With his green jacket upstairs in the locker room for Masters champions, Scott made only one bad swing that cost him two shots in a round of 3-under 69. It was the lowest opening score by a defending champion in 13 years, and it left Scott one shot behind leader Bill Haas on an otherwise demanding day.
"It was really how you hope to come out and play at any major, and especially the Masters," Scott said. "And there's no doubt winning the Masters last year had me a little more comfortable on the first tee than I've ever been in the past, because I didn't have the legs shaking and nerves jangling for six or seven holes like usual."
Haas, with a rich family history at Augusta that includes a green jacket for his great uncle Bob Goalby, settled down after an opening bogey with a collection of good birdie putts and an 8-iron to 5 feet for birdie on the 18th for a 68.
It was the first time in 18 majors that Haas has had the lead after any round. That only gets him a crystal vase for the low round of the day at the Masters. Haas knows better than to put too much stock into what happens Thursday. He was leading after the opening round in Houston last week and tied for 37th.
"There's tons of golf left," he said.
Only one first-round leader in the last 30 years has gone on to win the Masters.
Former Masters champion Bubba Watson, who slipped that green jacket on Scott last year, played his first bogey-free round in a major since the 2009 U.S. Open and shot a 69. So did Louis Oosthuizen, whom Watson beat in a playoff at Augusta.
They were the only players to break 70, the fewest for an opening round at the Masters since 2007.
"No one is really going crazy out there in perfect, perfect conditions," Graeme McDowell said after fighting to salvage a 72.
But there was something about the way Scott played that grabbed most of the attention on such a gorgeous spring day in the South. Golf has been waiting for a star to take control all year, even more without Tiger Woods at Augusta for the first time in 20 years because of back surgery.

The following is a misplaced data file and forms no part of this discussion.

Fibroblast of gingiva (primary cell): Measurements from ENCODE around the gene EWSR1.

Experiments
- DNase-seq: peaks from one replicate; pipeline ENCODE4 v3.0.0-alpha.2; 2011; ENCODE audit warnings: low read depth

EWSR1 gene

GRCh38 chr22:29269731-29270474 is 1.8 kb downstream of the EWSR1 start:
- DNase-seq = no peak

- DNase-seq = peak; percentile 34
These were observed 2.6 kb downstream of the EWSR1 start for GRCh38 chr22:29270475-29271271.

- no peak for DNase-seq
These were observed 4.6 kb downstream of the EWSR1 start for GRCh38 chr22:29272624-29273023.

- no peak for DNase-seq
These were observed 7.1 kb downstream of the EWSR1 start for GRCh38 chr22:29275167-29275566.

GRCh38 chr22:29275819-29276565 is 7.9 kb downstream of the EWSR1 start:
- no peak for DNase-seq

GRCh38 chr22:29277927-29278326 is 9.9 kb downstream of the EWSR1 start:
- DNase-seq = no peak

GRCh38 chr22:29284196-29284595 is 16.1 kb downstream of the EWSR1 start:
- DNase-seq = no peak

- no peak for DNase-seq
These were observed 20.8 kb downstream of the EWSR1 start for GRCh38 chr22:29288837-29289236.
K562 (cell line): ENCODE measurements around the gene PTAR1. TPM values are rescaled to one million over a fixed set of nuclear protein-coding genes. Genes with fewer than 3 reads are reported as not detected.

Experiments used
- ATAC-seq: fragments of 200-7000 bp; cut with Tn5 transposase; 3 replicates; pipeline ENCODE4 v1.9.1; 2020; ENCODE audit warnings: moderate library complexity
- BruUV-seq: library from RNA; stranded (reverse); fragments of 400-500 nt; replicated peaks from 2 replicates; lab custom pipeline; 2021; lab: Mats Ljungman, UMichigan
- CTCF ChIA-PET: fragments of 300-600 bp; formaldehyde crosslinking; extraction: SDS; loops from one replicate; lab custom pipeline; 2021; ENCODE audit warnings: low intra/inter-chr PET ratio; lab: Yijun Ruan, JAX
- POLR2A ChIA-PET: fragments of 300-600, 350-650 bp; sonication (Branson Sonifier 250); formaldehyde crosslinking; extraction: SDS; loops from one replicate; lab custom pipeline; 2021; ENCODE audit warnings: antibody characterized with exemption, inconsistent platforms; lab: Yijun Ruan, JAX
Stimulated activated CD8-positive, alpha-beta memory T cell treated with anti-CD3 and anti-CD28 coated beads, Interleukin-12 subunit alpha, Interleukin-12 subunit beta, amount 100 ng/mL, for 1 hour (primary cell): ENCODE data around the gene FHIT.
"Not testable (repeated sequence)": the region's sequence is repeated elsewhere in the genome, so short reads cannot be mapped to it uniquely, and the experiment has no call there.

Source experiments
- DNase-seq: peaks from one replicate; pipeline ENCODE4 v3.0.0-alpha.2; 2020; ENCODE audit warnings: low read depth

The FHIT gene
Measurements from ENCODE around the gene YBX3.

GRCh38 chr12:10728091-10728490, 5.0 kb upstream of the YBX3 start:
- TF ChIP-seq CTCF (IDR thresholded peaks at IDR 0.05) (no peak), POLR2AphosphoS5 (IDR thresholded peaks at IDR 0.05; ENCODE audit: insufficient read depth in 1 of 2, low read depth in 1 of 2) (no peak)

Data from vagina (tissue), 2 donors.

Scott was in control of his emotions and his game all day — except for once.
Walking over to the heart of Amen Corner, the fans behind the 12th tee rose in unison to cheer the champ.
"The memory that will stick with me forever today was walking up to the 12th tee and everyone getting out of their seats as I approached there," Scott said. "It was great, the level of respect that everyone has for this golf tournament and what happens here.
"But then," he said with a smile, "I went and hit it in the water."
Scott's tee shot bounced off the front slope and into Rae's Creek — amazingly, he said it was his first shot into the water on that hole — and he made double bogey to fall out of the outright lead. He picked up a birdie on the 14th, and three-putted for par on both the par 5s on the back nine.
Still, there were few complaints.
Augusta National officials knew this would be a gentle day of weather, and it was clear they made sure the course was anything but that. The hole locations were severe for an opening round. With endless sunshine, the greens became firmer and quicker by the hour.
So many others paid the price.
Jason Dufner took a quadruple-bogey 9 on the 13th hole with only one penalty shot. The worst of his woes was a wedge from the drop area that didn't even make it to the creek. He wound up with an 80 in his first round in a major since winning the PGA Championship last summer.
He was in good company. Phil Mickelson had a pair of 7s on his card for the first time in five years at a major, and his 76 matched the highest opening round at Augusta for the three-time Masters champion. U.S. Open champion Justin Rose shot 40 on the front and scrambled for a 76.
Jason Day had a 75 in his first event in six weeks.
Mike Weir of Bright's Grove, Ont., finished the day tied for 27th after shooting 73. Graham DeLaet of Weyburn, Sask., stumbled with an 80 to fall near the bottom of the leaderboard in 90th.
Vijay Singh also opened with a 69 when he was the defending champion in 2001, but that was different. Conditions were easier that year, and Singh was four shots behind. On this day, only 19 players broke par.
Jimmy Walker, Kevin Stadler and Jonas Blixt — among the record 24 newcomers to the Masters — were in the group at 70. The group at 71 included young (20-year-old Jordan Spieth) and old (54-year-old Fred Couples), and a former No. 1 in Rory McIlroy.
"It was just on one of those days it was tough to get it close to the hole," McIlroy said. "Anything under par today was a good score."
And it felt even better when one of those scores belonged to a Masters champion — in this case, two of them. Watson was asked about his comfort level at Augusta.
"The comfort level is knowing you have a green jacket already," he said.